The sale of the slaves by the Jesuits had nothing to do with morals but was a decision based on economics. They feared the devaluation of their property, at a time in which the abolitionist movement was spreading. The economy was no longer driven by slave labor and the slaves were getting very costly to feed and clothed. They were also experiencing difficulty with governing the slaves and thought they could make more money by selling the slaves and employing tenant farmers.

My Butler family was among the 272 slaves sold downriver to Louisiana plantation owners. According to the JPP site, sixty-four negroes including the "Butler Breed" as they were designated on a Slave Transfer from St. Inagoes(sic) Plantation in St. Mary's County, were shipped to Louisiana on Ship #2.

Nace and Biby Butlers are my great-great-great grandparents.

Friday, April 15, 2011



An undivided half share of the plantation was sold by the heirs of Jesse Batey to Washington Barrow of Nashville,Tennessee and his son, John Barrow of East Baton Rouge Parish on 18 January 1853. The Butler family was listed among the slaves that were sold in that transaction: Mary,17, Rachel, her child and my great-grandmother, 3 months; Nace Butler, negro man, 67; Biby, his wife, 63 and her three children: Henry, 19, Thomas,17, and John,15; Martha Ann,24, and her three children were also noted on the inventory: Bridget, 7 and Emeline, 4, were described as mulattos. Josephine, 1, Martha's youngest child, was listed as black.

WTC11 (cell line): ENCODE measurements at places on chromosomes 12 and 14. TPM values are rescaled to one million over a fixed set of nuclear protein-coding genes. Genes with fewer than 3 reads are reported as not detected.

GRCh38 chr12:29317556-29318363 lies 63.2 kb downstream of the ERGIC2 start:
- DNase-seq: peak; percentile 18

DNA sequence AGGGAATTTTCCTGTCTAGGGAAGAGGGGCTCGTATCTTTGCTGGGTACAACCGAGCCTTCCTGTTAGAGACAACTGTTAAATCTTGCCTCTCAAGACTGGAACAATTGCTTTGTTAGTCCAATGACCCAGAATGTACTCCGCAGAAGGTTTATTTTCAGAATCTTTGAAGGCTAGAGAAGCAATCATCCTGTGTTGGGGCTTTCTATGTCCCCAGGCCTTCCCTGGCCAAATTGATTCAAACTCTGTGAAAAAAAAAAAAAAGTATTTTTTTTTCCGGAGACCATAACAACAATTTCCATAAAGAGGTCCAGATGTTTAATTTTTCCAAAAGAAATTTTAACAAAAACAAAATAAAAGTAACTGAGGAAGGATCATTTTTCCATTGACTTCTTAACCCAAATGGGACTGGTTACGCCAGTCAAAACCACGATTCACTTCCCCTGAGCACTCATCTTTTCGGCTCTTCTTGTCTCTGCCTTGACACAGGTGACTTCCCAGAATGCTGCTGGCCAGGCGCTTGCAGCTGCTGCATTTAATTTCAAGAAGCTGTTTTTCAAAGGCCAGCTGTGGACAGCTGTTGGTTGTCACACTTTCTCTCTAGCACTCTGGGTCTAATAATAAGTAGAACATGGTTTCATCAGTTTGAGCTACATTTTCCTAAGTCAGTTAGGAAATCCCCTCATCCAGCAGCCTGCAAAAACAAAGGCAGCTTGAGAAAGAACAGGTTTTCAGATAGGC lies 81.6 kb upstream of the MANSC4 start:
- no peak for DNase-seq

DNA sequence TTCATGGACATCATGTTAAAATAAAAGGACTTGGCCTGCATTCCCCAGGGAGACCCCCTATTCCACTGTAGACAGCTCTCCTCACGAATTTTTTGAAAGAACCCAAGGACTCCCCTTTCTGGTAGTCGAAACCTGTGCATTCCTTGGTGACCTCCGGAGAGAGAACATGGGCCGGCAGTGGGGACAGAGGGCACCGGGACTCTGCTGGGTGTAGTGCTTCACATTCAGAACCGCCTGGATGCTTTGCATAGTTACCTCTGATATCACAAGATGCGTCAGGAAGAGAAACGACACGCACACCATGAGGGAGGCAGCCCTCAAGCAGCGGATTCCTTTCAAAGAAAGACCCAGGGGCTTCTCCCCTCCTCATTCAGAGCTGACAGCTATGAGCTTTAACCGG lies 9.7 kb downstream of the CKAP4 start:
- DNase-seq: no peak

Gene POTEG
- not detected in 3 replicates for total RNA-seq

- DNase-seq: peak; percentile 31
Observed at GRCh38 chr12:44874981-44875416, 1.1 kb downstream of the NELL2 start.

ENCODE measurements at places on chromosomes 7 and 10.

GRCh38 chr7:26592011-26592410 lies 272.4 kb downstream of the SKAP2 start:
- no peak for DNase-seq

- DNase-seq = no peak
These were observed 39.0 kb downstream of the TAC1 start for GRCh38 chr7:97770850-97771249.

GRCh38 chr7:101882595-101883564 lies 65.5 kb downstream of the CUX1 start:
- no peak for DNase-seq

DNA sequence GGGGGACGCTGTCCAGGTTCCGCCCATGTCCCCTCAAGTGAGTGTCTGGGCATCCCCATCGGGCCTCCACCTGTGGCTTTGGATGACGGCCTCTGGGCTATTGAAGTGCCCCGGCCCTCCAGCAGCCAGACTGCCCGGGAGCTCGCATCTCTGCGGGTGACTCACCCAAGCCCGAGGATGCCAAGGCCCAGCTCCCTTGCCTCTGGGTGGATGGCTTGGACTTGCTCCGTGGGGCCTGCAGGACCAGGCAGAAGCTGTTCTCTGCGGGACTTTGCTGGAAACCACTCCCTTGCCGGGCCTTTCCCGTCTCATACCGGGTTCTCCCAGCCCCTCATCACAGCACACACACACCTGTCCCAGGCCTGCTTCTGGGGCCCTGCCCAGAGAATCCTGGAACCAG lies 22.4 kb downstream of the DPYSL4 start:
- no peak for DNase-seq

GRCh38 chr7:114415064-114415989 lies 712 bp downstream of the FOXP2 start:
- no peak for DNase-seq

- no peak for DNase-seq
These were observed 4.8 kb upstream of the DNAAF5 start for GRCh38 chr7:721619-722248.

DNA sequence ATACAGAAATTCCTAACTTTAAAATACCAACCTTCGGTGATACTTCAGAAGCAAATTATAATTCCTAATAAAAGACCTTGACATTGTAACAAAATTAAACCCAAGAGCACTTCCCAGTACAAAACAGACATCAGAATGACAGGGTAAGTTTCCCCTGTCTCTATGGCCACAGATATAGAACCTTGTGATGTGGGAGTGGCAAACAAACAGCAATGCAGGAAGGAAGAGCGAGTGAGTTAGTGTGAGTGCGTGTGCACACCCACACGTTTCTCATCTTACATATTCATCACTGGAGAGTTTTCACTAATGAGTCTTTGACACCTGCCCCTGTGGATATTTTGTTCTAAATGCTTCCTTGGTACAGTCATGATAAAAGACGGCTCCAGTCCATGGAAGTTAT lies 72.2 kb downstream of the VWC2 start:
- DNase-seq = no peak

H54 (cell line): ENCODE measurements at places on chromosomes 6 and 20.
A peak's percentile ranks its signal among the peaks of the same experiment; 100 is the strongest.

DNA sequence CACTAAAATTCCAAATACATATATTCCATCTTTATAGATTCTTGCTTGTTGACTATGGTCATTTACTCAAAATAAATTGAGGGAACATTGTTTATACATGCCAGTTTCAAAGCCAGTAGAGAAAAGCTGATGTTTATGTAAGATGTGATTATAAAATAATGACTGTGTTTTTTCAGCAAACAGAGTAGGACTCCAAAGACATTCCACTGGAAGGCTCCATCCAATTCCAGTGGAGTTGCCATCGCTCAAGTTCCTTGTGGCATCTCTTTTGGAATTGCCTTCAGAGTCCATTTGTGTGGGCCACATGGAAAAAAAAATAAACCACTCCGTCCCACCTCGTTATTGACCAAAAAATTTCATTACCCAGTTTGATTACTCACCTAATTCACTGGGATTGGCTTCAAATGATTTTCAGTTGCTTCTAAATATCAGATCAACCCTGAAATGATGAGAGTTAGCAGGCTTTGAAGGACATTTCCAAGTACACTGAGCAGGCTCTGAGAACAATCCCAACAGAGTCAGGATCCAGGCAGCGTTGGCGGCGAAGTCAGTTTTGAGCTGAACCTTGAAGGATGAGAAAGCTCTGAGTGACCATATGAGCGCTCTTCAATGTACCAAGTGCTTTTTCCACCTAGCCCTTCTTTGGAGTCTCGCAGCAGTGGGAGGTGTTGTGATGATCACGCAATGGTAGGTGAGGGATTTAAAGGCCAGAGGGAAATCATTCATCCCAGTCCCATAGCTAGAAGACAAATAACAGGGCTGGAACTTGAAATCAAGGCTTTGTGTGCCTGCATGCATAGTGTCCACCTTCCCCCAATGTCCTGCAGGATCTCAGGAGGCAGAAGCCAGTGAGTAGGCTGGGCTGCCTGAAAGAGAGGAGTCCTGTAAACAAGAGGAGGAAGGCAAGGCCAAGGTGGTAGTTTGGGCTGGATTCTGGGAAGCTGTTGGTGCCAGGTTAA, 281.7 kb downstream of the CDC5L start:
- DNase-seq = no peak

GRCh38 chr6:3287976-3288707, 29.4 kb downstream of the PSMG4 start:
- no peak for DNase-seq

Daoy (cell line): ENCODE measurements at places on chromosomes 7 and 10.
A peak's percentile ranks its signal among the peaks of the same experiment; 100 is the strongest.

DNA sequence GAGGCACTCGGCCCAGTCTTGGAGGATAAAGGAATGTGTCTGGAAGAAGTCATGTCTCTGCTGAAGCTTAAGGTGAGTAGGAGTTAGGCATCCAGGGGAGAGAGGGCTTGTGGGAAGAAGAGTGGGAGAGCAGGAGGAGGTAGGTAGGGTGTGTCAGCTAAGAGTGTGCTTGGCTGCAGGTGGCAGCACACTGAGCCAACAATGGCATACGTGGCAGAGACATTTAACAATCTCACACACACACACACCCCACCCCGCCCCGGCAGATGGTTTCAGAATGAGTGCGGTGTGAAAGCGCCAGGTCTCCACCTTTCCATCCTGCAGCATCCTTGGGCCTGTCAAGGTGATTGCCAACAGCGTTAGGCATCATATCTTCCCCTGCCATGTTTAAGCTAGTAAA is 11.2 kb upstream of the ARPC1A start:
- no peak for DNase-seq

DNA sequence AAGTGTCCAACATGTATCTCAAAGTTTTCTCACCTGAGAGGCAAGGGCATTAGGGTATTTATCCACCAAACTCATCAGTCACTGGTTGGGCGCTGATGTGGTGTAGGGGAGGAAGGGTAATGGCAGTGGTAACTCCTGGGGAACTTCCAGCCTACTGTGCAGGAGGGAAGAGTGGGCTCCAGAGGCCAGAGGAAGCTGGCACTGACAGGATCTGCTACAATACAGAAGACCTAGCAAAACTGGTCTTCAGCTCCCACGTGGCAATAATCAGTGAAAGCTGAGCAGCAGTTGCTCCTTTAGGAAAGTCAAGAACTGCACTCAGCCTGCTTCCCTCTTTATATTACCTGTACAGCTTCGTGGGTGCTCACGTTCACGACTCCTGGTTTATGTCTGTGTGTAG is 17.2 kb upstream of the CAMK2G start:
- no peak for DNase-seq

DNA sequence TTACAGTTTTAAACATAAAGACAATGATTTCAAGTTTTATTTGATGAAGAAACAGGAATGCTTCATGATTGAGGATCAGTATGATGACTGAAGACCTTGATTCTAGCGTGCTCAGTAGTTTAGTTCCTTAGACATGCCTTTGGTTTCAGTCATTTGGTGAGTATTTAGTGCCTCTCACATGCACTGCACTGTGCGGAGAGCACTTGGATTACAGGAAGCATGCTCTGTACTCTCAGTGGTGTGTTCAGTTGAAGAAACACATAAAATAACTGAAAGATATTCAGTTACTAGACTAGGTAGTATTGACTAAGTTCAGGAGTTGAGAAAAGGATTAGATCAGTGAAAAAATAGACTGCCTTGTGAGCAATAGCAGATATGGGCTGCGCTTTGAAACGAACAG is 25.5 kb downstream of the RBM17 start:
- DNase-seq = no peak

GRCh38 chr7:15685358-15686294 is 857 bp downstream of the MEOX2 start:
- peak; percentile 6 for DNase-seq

Mary, Martha Ann and their children were not grouped with Nace, Biby and their sons. Perhaps, the young Butler women and their children were living on their own in separate cabins.


On February 4, 1856, Washington Barrow sold the plantation to Patrick and Joseph B. Woolfolk. On this list, Rachel is listed as age 3, but her mother, Mary, is not listed.  However, Rachel's grandparents, Nace and Biby(sic) Butler are among the slaves on the plantation. Also listed were Rachel's uncles, Henry, Thomas and John Butler. Martha Ann, Rachel's aunt, and her three children, Bridget, Emiline and Joseph were there, too, but living apart from the other Butlers.


In the city of Washington, on 10 November 1839(sic 1838) Thomas Mulledy of Georgetown, District of Columbia, sold to Jesse Batey of Terebonne Parish, 64 negroes. Nace butler, 50, is positioned as the head of the folowing slaves, who appear to be his wife and their nine children: Beby(sic), 45, and her children: Caroline, 16; Basil, 14; Martha Anne, 12; Anne, 10; Gabe, 9; Beby, 8; Henry, 7; Tom, 15;Mary(Rachel's mother), 3.



Butler, Nace 75, Male, Black, Farm Laborer, Place of Birth: Maryland
Butler, Biby  80, Female, Black, Keeping House, Place of Birth: Maryland
Butler, Charles 9, Male, Black, Place of Birth: Louisiana

Nace and his wife, Biby,were quite long-lived. They were found on the 1870 census at age 75 and 80.(I think that the ages were reversed). Charles was probably a grandchild. It is thought that Nace and Biby Butler died between 1870 and 1878. No records of their deaths have been located, but Charles Butler was enumerated with Henry and Rachel Hicks, my great-grandparents, on the 1878 Iberville Parish census.

Thursday, April 14, 2011